Neptune Orient Lines' container division, APL, saw profits in the second quarter of 2012. These are the first profits for APL since 2010, according to Wednesday's announcement. APL experienced a bump after adjusting their freight rates higher and other cost cutting measures in the face of increasing fuel costs and overcapacity.

APL reported earnings of $7 million in the second quarter ended in June compared with a $53 million loss the same time last year. Due to $112 million in restructuring monies, parent company NOL experienced a net loss of $118 million.

The shipping division's average rates rose 3 percent in the second quarter due to improved industry cooperation that ended the destructive 2011 price wars. APL used 7 percent less fuel than a year earlier, even as volumes rose 4 percent, and saved $19 million in the first half of 2012 by refining how it returns empty containers to Asia, according to the announcement.

The company's Asia-Europe rates rose 15 percent in quarter two, and volumes dropped 4 percent. Transpacific route rates dropped 7 percent and volumes jumped 5 percent.

Container shipping lines, including APL and Maersk Line, raised Asia-Europe rates once in the first quarter and three times in the second quarter. On Asia-U.S. route, 15 lines including APL set a $500 per-TEU guideline for increases in annual contracts beginning after May, according to the Transpacific Stabilization Agreement.

NOL acquired six new 10,000-container ships in the first half, and four more are coming by the end of 2012. The firm will receive 20 new ships in 2013 and four in 2014. The vessel influx includes ten 14,000-container ships, half of which will be chartered out to Mitsui O.S.K. Lines.

NOL's fleet totaled 141 ships with a capacity of 630,000 TEUs at the end of June 2012.

For more of the Bloomberg story:

New York port could rival LA-Long Beach for number one ranking

The Port of New York ranks third in the nation for container volume, but its trade is growing so quickly it could rival Los Angeles and Long Beach for the number one position, according to Crain's New York.

Shipping through New York's seaports and airports surged 18 percent last year to $418.3 billion due to increased trade with China, while trade in L.A. grew 12 percent, according to Baruch College's Weissman Center for International Business.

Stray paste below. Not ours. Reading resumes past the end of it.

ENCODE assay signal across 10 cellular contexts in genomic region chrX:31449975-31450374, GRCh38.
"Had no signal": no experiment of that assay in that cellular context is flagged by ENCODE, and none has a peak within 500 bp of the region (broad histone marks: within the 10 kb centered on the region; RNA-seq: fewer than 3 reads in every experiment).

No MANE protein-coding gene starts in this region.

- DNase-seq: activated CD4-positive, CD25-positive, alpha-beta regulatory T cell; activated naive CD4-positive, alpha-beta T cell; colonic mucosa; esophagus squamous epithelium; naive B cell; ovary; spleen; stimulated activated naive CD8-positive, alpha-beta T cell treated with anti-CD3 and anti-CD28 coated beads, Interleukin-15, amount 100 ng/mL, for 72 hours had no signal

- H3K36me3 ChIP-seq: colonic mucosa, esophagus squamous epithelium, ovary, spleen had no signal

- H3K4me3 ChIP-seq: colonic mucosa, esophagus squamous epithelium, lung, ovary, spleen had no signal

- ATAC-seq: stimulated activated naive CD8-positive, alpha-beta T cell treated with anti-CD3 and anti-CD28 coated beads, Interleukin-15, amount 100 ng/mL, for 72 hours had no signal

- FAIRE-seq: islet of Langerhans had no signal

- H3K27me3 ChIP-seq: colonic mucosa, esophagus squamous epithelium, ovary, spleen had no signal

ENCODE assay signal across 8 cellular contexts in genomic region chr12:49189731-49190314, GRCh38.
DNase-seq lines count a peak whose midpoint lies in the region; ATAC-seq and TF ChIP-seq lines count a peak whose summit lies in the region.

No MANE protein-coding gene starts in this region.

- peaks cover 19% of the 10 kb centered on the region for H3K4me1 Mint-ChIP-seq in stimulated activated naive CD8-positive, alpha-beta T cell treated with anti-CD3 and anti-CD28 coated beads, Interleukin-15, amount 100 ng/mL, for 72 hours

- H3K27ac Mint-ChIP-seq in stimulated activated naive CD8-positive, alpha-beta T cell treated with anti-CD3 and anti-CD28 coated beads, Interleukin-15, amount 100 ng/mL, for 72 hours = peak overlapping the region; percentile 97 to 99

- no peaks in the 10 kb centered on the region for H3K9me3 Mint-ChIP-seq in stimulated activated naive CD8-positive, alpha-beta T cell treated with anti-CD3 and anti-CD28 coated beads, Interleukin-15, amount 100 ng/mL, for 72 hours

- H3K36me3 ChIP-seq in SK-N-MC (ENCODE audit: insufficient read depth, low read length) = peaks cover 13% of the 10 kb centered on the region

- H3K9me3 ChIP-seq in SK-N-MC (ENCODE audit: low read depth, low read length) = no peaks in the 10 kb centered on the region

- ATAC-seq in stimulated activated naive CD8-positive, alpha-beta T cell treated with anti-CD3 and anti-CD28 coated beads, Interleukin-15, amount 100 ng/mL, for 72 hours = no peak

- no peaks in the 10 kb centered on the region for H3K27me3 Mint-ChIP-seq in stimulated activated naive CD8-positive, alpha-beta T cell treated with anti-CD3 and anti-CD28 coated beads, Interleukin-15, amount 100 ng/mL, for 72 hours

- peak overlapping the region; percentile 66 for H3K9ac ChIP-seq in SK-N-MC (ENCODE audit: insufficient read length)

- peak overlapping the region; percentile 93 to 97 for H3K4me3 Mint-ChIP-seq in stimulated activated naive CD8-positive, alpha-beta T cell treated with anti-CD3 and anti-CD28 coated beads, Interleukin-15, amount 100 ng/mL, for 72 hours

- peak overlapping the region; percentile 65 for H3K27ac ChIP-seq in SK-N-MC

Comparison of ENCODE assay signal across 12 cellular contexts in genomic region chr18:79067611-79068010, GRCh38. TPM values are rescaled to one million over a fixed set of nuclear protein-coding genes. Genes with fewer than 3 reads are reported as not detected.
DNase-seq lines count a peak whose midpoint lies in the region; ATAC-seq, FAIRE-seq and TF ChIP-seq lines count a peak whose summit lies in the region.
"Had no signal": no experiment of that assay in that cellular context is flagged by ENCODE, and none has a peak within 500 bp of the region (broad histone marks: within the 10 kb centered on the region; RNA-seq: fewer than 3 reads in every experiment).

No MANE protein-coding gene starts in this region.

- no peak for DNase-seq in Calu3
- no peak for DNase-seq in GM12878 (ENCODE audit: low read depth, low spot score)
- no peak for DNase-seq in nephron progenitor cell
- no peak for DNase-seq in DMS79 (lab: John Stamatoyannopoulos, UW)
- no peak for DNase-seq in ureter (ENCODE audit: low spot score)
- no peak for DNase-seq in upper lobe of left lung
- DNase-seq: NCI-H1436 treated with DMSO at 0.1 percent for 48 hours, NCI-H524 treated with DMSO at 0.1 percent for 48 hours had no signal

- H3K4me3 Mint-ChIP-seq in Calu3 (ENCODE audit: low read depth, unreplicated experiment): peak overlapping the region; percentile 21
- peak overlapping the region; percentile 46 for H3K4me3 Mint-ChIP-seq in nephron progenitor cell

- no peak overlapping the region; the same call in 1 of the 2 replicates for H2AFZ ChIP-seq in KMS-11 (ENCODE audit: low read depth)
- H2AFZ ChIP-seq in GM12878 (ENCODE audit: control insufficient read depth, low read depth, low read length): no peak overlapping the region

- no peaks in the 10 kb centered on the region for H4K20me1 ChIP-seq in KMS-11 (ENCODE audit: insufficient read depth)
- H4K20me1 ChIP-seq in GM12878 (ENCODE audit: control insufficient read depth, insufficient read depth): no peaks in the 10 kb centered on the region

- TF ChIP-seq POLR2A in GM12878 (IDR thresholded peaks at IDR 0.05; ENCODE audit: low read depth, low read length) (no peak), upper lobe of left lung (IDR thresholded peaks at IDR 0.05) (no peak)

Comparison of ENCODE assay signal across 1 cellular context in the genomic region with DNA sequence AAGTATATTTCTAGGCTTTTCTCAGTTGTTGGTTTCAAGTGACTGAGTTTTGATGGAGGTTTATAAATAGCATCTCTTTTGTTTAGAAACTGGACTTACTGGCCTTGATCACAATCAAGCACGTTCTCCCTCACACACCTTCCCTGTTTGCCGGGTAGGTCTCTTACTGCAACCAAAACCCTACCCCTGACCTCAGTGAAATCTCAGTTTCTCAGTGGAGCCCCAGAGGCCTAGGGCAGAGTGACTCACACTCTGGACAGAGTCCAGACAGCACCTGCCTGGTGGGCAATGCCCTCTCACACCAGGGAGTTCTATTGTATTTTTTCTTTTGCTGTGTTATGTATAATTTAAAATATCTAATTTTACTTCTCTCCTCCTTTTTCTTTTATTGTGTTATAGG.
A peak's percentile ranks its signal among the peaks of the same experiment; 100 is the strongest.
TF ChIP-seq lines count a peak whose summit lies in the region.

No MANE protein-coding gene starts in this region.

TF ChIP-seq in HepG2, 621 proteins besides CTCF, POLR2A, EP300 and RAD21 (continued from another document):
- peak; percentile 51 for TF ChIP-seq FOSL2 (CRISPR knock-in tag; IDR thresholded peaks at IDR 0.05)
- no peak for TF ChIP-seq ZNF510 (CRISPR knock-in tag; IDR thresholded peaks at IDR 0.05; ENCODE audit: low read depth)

"It is not inconceivable that New York could surpass Los Angeles as the largest trade area in the country," wrote Eugene Spruck of Weissman Center, a former chief economist for the Port Authority.

The New York port reported June as its second-best ever, with 276,225 TEUs lifted off ships. Rail traffic from the port increased 10 percent, while truck traffic increased 29 percent.

"As the cost of labor and manufacturing in China continues to increase relative to other parts of the world like India and Bangladesh, we believe a significant portion of that trade will end up in New York," said Port Authority executive director Patrick Foye to New York Daily News.

For more of the New York Daily News story:

Massive Boston cargo terminal a go

South Boston is resuming the development of a huge cargo terminal after a five-year delay. The terminal complex will be built on 30-acres of city-owned seaport district land that's under long-term lease to the Massachusetts Port Authority.

Developer Cargo Ventures of Doral, Fla., downsized the project to make it fiscally viable, dropping about 50,000 square feet from the three-building complex.

The $130 million project, which includes a mix of seafood processors, cold-storage facilities, warehouses, and a bulk cargo handling facility at the North Jetty, received approval from the Boston Redevelopment Authority in September 2007, but has been waiting out the recession.

The BRA voted on the new downsized proposal Thursday. Cargo Ventures is ready to start construction this year, according to a March filing by his lawyer.

"It's exciting that this project is moving forward," said Vivien Li, president of the Boston Harbor Association. "It complements very well the Innovation District because this space will be for industrial activities."

For more of the Boston Herald story:

Baltic Index falls on sluggish activity

The Baltic Exchange main sea freight index, which tracks rates for dry commodity shipping, dropped on Thursday for the 23rd consecutive day on sluggish shipping activity.

The main index, which follows daily freight market prices for Capesize, Panamax, Supramax and Handysize dry bulk transport ships, decreased by 22 points or 2.71 percent to arrive at 790 points, the lowest since March 2012.

The Baltic's Capesize index fell 1 percent to 1,192 points. The average daily earnings of Capesizes dropped $143 to $4,067.

The Baltic Exchange's Panamax index dropped 2.02 percent or 17 points to 823 points. Daily earnings for Panamaxes, which usually carry 60,000 to 70,000 ton cargoes of coal or grain, ended at $6,561, a decrease of $137.

The average daily earnings for Handysize and Supramax vessels dropped to $7,762 and $9,472.

The overall index, which gauges the cost of shipping commodities including iron ore, coal and grain, has decreased by almost 55 percent in 2012.

For more of the Reuters story:

Burn victim rescued from cargo ship off San Diego

On Saturday afternoon a Coast Guard helicopter rescued a burn victim from a cargo ship 30 miles west of San Diego.

The victim, a 55-year-old crewmember with burns over 50 percent of his body, was hurt in a fire that started aboard the Motor Vessel Jupiter.

The Coast Guard aircrew reached Sector San Diego with the burn victim just before 4 p.m., and he was then conveyed to UCSD Medical Center for treatment.

For more of the NBC San Diego story: